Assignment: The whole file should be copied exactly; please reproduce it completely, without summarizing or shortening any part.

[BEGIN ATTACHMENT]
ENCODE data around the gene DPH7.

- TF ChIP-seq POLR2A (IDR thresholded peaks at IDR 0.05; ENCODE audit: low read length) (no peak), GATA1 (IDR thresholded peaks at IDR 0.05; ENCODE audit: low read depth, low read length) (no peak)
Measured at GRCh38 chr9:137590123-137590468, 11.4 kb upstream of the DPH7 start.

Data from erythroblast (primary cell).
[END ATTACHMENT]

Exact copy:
ENCODE data around the gene DPH7.

- TF ChIP-seq POLR2A (IDR thresholded peaks at IDR 0.05; ENCODE audit: low read length) (no peak), GATA1 (IDR thresholded peaks at IDR 0.05; ENCODE audit: low read depth, low read length) (no peak)
Measured at GRCh38 chr9:137590123-137590468, 11.4 kb upstream of the DPH7 start.

Data from erythroblast (primary cell).